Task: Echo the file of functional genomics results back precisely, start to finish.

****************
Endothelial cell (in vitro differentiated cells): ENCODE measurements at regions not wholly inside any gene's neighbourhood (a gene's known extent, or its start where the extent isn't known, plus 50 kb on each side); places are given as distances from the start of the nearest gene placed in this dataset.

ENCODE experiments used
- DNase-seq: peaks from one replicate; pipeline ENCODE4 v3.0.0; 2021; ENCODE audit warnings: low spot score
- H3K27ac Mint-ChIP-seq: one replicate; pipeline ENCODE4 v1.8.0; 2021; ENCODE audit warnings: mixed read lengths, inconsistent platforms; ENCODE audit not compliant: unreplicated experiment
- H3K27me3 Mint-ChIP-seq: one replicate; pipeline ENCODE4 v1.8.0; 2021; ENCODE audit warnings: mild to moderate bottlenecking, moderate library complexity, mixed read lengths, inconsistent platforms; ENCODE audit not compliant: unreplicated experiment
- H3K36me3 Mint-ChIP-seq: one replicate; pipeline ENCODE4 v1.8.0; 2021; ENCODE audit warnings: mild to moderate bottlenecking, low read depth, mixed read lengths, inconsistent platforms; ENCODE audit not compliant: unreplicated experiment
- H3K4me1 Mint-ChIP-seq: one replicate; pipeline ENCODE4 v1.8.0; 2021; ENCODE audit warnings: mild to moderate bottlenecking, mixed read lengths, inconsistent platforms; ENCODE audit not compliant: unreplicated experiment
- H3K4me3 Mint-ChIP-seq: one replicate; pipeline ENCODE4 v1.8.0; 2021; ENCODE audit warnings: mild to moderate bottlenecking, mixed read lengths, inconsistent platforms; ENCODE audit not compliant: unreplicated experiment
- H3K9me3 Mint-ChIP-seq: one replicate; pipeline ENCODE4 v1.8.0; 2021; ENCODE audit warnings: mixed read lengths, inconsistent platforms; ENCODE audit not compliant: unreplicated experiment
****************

Endothelial cell (in vitro differentiated cells): ENCODE measurements at regions not wholly inside any gene's neighbourhood (a gene's known extent, or its start where the extent isn't known, plus 50 kb on each side); places are given as distances from the start of the nearest gene placed in this dataset.

ENCODE experiments used
- DNase-seq: peaks from one replicate; pipeline ENCODE4 v3.0.0; 2021; ENCODE audit warnings: low spot score
- H3K27ac Mint-ChIP-seq: one replicate; pipeline ENCODE4 v1.8.0; 2021; ENCODE audit warnings: mixed read lengths, inconsistent platforms; ENCODE audit not compliant: unreplicated experiment
- H3K27me3 Mint-ChIP-seq: one replicate; pipeline ENCODE4 v1.8.0; 2021; ENCODE audit warnings: mild to moderate bottlenecking, moderate library complexity, mixed read lengths, inconsistent platforms; ENCODE audit not compliant: unreplicated experiment
- H3K36me3 Mint-ChIP-seq: one replicate; pipeline ENCODE4 v1.8.0; 2021; ENCODE audit warnings: mild to moderate bottlenecking, low read depth, mixed read lengths, inconsistent platforms; ENCODE audit not compliant: unreplicated experiment
- H3K4me1 Mint-ChIP-seq: one replicate; pipeline ENCODE4 v1.8.0; 2021; ENCODE audit warnings: mild to moderate bottlenecking, mixed read lengths, inconsistent platforms; ENCODE audit not compliant: unreplicated experiment
- H3K4me3 Mint-ChIP-seq: one replicate; pipeline ENCODE4 v1.8.0; 2021; ENCODE audit warnings: mild to moderate bottlenecking, mixed read lengths, inconsistent platforms; ENCODE audit not compliant: unreplicated experiment
- H3K9me3 Mint-ChIP-seq: one replicate; pipeline ENCODE4 v1.8.0; 2021; ENCODE audit warnings: mixed read lengths, inconsistent platforms; ENCODE audit not compliant: unreplicated experiment